Friday, February 8, 2019

"Ms. Renee, I Just Found a Homophone!"

Some SWI notes from our past few sessions:

Friday, January 11

Today we did a Word Bag activity. In this activity you have three index cards which are the headings of categories (Yes, No, Maybe). You have an index card with the word in question on it. Ours was Nature . Then you have a bag with a bunch of cards in it that may or may not be morphologically related to the word in question. Morphologically related means that these other words share a base. The best way to decide if words are morphologically related is to do word sums for them; remember, the spelling carries the meaning. Do these other words share a meaning connection? Do they also share a spelling connection? What are the possible word sums for these words to prove that they are related to the word in question?

The children worked in three small groups to discuss and decide how they wanted to sort their cards. They all had the same words but each group's cards were a different color. Then we came together and everyone arranged their cards under the headings. We looked for points of similarity, debated differences and discussed their logic for placing the cards where they did, and then used the Online Etymology Dictionary to look up words which were still in question. Ultimately, we made decisions about all the Maybe words and organized everything correctly under Yes and No.

Our word was < Nature > and the word bag cards were

    < natural >
    < nativity >
    < signature >
    < prenatal >
    < native >
    < nation >
    < innate >
    < trees >
    < rabbit >

Click on the photos below to enlarge and scroll through them with ease.

Friday, January 25

As a tie-in to our Zoology block, we had a special guest today in SWI. We first reviewed the insects we had been studying (termite, ant, solitatary and social wasps, solitary and social bees). Then we reviewed the insect life cycle in complete metamorphosis (egg, pupa, larva, adult). We had < colony > as our SWI word and drafted some possible word sums. You can see the children's thinking below, trying to connect its spelling to related concepts such as < clone > and < lone > and < lonely >. It turns out that < colony > is itself a base!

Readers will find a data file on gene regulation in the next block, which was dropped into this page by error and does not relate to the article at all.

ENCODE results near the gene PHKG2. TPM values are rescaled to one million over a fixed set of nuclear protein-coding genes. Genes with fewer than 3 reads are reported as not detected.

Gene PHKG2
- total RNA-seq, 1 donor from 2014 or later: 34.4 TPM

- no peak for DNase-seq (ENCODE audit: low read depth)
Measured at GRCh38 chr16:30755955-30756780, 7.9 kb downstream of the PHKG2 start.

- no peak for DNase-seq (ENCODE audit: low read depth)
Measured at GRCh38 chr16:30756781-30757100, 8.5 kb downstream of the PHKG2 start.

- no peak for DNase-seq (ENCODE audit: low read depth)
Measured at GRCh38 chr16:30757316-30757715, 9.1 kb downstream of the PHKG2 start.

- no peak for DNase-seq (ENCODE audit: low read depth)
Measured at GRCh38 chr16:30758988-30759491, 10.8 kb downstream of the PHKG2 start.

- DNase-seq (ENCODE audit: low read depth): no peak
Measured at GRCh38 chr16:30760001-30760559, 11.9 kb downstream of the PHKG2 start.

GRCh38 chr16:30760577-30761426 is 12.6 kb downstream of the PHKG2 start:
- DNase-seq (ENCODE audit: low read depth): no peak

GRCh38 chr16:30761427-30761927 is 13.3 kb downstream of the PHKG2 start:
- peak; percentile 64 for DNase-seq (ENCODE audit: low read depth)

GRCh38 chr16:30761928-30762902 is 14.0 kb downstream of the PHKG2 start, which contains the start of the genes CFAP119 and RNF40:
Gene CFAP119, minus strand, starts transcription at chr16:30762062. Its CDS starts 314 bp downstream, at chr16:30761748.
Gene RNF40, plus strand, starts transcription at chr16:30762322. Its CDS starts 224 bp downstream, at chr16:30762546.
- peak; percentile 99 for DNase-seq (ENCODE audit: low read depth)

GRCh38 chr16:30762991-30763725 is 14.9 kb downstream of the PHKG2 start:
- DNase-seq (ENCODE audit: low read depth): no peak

Lastly, we had a presentation on the honeybee from beekeeper Mark Fletter.

Friday, February 1

Today we spent some time on step 4 of SWI.

    Step 1: Meaning

    Step 2: Structure

    Step 3: History
    morphological relatives share a base
    etymological relatives share a root

    Step 4: Pronunciation

We looked at the words < condensation > and < colony > and noticed the letters (graphemes) which didn't correspond with the sounds (phonemes) we were expecting:

    the < c > making the sound / k /

    the < ti > making the sound / sh /

    the < y > making the sound / ee /

The class broke into two teams. One team focused on phonemes and one team focused on graphemes. The phonemes team made a paper for each sound and listed all the graphemes that can make that sound. Their sounds were / k /, / ee /, / sh /, and / t /. They had to come up with example words to prove each grapheme. The graphemes team made a paper for each written letter and listed all the phonemes that those letters can make. Their graphemes were < c >, < y >, and < t >. They had to come up with example words to prove each phoneme.

You can see the special punctuation rules that we use in SWI to distinguish graphemes from phonemes.